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i have no problem seeing you chrushed in the end position. White can just run over your kingside.Qe7 is as a positional move usually not the best in the french. Better is undoubtedlly Qb6 or Qc7. On c7 it usually harmoniously connect with other pieces and ads pressure on e5 and c-file. Also being flexible with castling seemd like a good idea. Simply not deciding yet where to put your king. Still you would have had a bad bishop problem so white might be slightly better anyway.
  
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Re: CLASSICAL FRENCH DILEMNA
Reply #2 - 11/01/03 at 09:44:37
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White plan seems natural: blockade on central dark squares. Common idea is that White has space advantage thus Black has to try to exchange but NOT like in your game, when White's queen is covering all dark squares  and bad bishop on b7 will be useless.
The main mistake is Qe7: you must play Qb6 and then Nd7 to exchange most powerful White piece.
8...b5! is the right move (expanding on the queenside thus long castle is dangerous for White with a3-pawn structure weakness) and not 8..cxd4 since White can already blockade with knight: 8...cxd4 9.Nxd4 Bc5 10.Nce2 Yudasin-Vaiser,Moscou 1992 or Ljubojevic-Andersson,Bilbao 1987 (10.Qd2 showed the good plan for Black in such position: 10...Bxd4 11.Bxd4 Nxd4 12.Qxd4 Qb6!  =   Psakhis-Drasko,Protvino 1988 - Short)
As Black, you can try 8...Qb6!? transposing to Kasparov-Radjabov,2002 where Kasparov played dxc5 and I don't understand why, because I feel Be2! is better ? For Be2, see Topalov-Korchnoi, Dos Hermanas 1999
  

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Tzanidakis_Michael
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Re: CLASSICAL FRENCH DILEMNA
Reply #1 - 10/31/03 at 16:49:09
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After a quick view at your game the only serious mistake, in my opinion, was 14..O-O as you give to your opponent a target. Being a french player, I strongly believe that having a free d5-pawn you should make exchanges to reach at a pawn ending. So I believe that on move 14 you should leave your king on the center, probably on d7, double rooks, even triple them with your queen and then exchange queens and rooks (otherwise winning by placing your rooks on the 2nd rank) and playing f6. If he takes then gxf6 and winning easily. But that's a very general plan but a very common one in the french.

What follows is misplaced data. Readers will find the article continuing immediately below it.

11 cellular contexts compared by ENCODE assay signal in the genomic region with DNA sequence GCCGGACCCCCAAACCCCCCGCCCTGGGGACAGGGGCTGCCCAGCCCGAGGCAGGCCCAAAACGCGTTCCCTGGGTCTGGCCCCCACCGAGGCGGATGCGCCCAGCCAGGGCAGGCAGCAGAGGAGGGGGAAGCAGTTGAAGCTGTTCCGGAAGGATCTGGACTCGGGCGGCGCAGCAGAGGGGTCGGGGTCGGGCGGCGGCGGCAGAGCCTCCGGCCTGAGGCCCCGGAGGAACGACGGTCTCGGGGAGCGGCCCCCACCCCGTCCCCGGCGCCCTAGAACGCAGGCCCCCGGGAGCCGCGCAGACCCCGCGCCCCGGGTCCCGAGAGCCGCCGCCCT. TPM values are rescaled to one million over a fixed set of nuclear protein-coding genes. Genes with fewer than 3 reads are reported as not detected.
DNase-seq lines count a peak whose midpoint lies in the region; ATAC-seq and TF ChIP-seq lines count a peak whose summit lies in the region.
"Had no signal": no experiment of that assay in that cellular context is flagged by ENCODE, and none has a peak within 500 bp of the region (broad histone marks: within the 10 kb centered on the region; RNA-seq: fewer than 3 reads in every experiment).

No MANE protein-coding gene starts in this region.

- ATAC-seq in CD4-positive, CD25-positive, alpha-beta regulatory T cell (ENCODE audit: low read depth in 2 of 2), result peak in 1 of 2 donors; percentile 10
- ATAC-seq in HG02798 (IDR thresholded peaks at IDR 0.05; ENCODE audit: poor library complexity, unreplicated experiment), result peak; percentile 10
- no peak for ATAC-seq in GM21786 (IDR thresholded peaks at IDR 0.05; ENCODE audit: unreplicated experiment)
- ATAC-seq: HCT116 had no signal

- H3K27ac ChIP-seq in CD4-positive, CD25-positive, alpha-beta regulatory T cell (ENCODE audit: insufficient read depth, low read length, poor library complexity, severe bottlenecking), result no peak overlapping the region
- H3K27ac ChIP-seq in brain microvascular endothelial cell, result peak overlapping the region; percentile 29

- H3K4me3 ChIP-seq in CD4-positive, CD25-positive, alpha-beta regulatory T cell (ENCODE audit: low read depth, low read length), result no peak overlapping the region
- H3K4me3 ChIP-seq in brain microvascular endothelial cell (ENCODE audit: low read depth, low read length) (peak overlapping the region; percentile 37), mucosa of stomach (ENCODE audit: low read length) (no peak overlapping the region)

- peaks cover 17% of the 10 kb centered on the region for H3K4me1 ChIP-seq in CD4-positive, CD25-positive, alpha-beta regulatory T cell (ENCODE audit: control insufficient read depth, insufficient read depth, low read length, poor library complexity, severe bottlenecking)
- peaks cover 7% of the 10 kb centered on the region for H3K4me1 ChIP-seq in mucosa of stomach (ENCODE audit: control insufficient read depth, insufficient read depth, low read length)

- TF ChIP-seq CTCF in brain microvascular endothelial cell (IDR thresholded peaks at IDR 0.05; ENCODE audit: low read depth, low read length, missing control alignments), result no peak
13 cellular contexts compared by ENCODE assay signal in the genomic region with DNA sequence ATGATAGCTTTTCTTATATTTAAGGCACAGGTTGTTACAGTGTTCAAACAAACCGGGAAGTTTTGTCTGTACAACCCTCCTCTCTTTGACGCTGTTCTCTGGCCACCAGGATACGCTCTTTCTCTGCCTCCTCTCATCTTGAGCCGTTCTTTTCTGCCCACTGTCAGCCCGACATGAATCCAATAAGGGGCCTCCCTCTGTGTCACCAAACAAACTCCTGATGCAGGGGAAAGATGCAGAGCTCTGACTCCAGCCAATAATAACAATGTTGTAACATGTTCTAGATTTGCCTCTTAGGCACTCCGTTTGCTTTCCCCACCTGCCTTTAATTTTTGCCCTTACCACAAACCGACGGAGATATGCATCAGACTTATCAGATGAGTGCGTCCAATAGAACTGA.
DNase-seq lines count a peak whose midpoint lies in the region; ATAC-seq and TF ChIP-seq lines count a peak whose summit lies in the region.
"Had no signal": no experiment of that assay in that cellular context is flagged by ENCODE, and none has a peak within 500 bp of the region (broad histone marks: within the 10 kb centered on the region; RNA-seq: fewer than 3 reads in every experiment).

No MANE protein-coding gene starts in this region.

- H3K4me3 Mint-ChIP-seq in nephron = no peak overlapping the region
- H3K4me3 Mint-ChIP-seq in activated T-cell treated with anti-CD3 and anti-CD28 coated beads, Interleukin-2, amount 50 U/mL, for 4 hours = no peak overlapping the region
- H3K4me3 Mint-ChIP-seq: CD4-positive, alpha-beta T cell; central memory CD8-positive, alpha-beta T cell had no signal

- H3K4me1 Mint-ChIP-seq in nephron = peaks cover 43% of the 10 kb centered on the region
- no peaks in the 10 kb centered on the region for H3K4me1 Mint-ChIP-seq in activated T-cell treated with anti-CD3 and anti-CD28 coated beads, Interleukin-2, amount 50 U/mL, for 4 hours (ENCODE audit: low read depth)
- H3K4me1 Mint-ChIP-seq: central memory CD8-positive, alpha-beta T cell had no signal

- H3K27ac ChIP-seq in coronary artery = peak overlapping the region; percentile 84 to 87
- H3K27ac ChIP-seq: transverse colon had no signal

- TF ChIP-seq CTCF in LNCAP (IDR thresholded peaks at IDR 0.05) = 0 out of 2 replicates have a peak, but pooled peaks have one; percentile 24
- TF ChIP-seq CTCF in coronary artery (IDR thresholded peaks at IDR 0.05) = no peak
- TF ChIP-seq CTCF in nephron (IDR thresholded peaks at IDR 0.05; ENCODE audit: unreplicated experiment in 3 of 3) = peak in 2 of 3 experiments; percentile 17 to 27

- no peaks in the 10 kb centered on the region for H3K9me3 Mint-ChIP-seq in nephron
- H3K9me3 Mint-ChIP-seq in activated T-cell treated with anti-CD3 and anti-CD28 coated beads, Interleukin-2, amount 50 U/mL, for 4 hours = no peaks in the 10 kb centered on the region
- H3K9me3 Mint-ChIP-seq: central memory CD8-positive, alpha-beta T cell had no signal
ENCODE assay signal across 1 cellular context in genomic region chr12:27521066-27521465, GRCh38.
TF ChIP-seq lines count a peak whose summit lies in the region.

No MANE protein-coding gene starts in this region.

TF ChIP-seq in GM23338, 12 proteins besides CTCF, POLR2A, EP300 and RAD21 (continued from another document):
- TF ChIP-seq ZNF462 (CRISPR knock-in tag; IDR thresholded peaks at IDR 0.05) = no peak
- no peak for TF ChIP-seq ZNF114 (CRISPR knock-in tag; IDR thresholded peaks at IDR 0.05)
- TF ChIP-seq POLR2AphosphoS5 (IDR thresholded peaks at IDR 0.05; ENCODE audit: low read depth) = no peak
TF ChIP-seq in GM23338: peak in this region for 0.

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C11: CLASSICAL FRENCH DILEMNA
10/31/03 at 13:36:33
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Hello all

I need some help. I recently played the following moves as black in a tournament and lost. Please tell me what my plans should have been abd where I went wrong.

1. e4            e6
2. d4             d5
3. Nc3            Nf6
4. e5            Nfd7
5. f4            c5
6. Nf3            Nc6
7. Be3            a6
8. a3            b5 (was this correct by me?)
9. dxc5            Bxc5
10. Bxc5      Nxc5
11. Nd4            Nxd4(was this ok?)
12. Qxd4      Qe7 (too passive?)
13. Be2            Bb7
14. O-O            O-O

What should have been my plans from here on? I eventually got my light squared Bishop in a bad position and was crushed.



Ian Ramrattan
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« Last Edit: 08/02/11 at 19:43:47 by dom »